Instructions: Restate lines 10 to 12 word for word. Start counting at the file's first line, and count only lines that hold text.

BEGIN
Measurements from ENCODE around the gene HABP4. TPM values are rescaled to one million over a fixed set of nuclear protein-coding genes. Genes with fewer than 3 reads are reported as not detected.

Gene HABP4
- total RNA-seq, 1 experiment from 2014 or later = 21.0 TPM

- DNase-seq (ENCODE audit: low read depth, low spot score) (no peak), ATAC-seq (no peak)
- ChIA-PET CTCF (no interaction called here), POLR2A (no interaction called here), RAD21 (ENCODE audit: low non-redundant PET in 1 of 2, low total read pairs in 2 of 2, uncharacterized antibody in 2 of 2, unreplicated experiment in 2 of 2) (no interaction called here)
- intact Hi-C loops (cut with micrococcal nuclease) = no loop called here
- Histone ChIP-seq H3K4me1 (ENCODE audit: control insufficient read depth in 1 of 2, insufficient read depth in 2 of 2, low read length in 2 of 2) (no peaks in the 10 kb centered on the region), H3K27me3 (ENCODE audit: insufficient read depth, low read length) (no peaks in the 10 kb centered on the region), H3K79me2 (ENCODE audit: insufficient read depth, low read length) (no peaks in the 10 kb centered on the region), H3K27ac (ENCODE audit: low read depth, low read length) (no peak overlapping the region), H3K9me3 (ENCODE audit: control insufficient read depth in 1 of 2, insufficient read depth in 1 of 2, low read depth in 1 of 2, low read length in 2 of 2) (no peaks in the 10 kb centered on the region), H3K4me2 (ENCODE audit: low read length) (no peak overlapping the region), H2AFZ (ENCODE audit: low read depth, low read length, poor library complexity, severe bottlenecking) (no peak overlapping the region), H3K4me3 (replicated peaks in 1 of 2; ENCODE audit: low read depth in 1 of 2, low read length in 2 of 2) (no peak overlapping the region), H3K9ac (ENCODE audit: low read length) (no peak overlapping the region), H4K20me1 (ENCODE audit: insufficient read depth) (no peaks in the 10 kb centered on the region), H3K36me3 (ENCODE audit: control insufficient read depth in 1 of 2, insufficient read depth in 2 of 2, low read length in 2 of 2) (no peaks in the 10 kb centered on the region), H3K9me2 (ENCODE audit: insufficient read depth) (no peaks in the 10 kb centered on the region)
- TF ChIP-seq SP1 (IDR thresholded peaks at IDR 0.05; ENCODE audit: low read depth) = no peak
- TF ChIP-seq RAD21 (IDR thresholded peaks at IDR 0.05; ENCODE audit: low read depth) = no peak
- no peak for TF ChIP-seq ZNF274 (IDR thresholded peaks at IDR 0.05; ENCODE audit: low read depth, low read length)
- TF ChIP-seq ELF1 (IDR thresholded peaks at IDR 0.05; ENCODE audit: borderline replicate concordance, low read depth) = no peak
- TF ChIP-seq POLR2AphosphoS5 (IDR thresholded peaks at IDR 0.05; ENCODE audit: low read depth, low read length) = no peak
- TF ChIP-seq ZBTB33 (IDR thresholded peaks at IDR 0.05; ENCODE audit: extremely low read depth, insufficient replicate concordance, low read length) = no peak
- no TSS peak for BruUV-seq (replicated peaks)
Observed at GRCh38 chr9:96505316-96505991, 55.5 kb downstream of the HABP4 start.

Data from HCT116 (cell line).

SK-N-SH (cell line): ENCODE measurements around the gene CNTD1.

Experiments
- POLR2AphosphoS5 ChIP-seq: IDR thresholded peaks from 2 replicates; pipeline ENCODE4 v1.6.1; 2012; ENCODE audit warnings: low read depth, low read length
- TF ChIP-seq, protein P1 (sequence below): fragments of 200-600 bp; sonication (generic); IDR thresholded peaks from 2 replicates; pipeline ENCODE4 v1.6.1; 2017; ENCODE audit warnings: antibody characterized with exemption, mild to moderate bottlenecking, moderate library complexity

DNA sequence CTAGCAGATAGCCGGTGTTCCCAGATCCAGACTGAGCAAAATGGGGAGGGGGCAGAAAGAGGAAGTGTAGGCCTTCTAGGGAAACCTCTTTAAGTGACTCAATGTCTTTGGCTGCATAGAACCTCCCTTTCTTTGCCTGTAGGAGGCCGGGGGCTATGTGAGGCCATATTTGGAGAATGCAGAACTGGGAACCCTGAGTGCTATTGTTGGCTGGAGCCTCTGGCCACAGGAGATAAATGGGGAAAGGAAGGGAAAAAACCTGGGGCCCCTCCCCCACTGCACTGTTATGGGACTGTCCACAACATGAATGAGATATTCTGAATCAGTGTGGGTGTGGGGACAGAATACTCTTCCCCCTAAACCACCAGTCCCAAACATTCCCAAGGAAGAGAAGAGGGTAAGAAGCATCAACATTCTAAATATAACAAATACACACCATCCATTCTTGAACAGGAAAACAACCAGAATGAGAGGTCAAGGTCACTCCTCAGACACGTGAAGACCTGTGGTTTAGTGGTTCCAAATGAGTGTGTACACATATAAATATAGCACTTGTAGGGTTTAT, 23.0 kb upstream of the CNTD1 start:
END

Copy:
- no peak for TF ChIP-seq ZNF274 (IDR thresholded peaks at IDR 0.05; ENCODE audit: low read depth, low read length)
- TF ChIP-seq ELF1 (IDR thresholded peaks at IDR 0.05; ENCODE audit: borderline replicate concordance, low read depth) = no peak
- TF ChIP-seq POLR2AphosphoS5 (IDR thresholded peaks at IDR 0.05; ENCODE audit: low read depth, low read length) = no peak